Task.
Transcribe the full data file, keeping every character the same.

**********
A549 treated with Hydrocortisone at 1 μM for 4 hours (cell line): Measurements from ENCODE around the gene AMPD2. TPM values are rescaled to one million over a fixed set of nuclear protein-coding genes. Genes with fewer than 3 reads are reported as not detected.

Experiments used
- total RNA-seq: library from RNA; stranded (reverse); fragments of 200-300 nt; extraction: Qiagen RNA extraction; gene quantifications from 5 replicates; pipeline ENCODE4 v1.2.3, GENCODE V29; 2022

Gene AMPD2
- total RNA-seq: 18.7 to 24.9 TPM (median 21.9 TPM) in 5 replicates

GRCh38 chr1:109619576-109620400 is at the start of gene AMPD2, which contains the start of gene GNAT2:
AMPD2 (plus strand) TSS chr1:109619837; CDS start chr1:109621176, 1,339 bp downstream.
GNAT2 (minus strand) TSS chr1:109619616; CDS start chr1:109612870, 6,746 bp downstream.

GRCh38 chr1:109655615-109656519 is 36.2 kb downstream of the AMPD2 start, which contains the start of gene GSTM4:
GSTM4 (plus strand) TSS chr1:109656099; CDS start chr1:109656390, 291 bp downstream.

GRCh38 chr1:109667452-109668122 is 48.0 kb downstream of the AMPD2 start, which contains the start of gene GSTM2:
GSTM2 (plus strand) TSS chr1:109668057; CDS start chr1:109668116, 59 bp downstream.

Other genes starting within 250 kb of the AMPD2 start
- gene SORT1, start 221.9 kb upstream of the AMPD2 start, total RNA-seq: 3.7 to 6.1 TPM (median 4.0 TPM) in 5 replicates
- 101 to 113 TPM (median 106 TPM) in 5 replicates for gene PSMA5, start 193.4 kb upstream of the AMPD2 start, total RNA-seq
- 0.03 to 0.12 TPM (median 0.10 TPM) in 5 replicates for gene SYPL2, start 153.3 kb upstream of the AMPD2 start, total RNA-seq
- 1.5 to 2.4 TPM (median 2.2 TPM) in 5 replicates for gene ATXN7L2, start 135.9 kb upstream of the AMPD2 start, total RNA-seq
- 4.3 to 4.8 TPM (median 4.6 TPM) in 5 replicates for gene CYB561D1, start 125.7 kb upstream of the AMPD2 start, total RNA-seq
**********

A549 treated with Hydrocortisone at 1 μM for 4 hours (cell line): Measurements from ENCODE around the gene AMPD2. TPM values are rescaled to one million over a fixed set of nuclear protein-coding genes. Genes with fewer than 3 reads are reported as not detected.

Experiments used
- total RNA-seq: library from RNA; stranded (reverse); fragments of 200-300 nt; extraction: Qiagen RNA extraction; gene quantifications from 5 replicates; pipeline ENCODE4 v1.2.3, GENCODE V29; 2022

Gene AMPD2
- total RNA-seq: 18.7 to 24.9 TPM (median 21.9 TPM) in 5 replicates

GRCh38 chr1:109619576-109620400 is at the start of gene AMPD2, which contains the start of gene GNAT2:
AMPD2 (plus strand) TSS chr1:109619837; CDS start chr1:109621176, 1,339 bp downstream.
GNAT2 (minus strand) TSS chr1:109619616; CDS start chr1:109612870, 6,746 bp downstream.

GRCh38 chr1:109655615-109656519 is 36.2 kb downstream of the AMPD2 start, which contains the start of gene GSTM4:
GSTM4 (plus strand) TSS chr1:109656099; CDS start chr1:109656390, 291 bp downstream.

GRCh38 chr1:109667452-109668122 is 48.0 kb downstream of the AMPD2 start, which contains the start of gene GSTM2:
GSTM2 (plus strand) TSS chr1:109668057; CDS start chr1:109668116, 59 bp downstream.

Other genes starting within 250 kb of the AMPD2 start
- gene SORT1, start 221.9 kb upstream of the AMPD2 start, total RNA-seq: 3.7 to 6.1 TPM (median 4.0 TPM) in 5 replicates
- 101 to 113 TPM (median 106 TPM) in 5 replicates for gene PSMA5, start 193.4 kb upstream of the AMPD2 start, total RNA-seq
- 0.03 to 0.12 TPM (median 0.10 TPM) in 5 replicates for gene SYPL2, start 153.3 kb upstream of the AMPD2 start, total RNA-seq
- 1.5 to 2.4 TPM (median 2.2 TPM) in 5 replicates for gene ATXN7L2, start 135.9 kb upstream of the AMPD2 start, total RNA-seq
- 4.3 to 4.8 TPM (median 4.6 TPM) in 5 replicates for gene CYB561D1, start 125.7 kb upstream of the AMPD2 start, total RNA-seq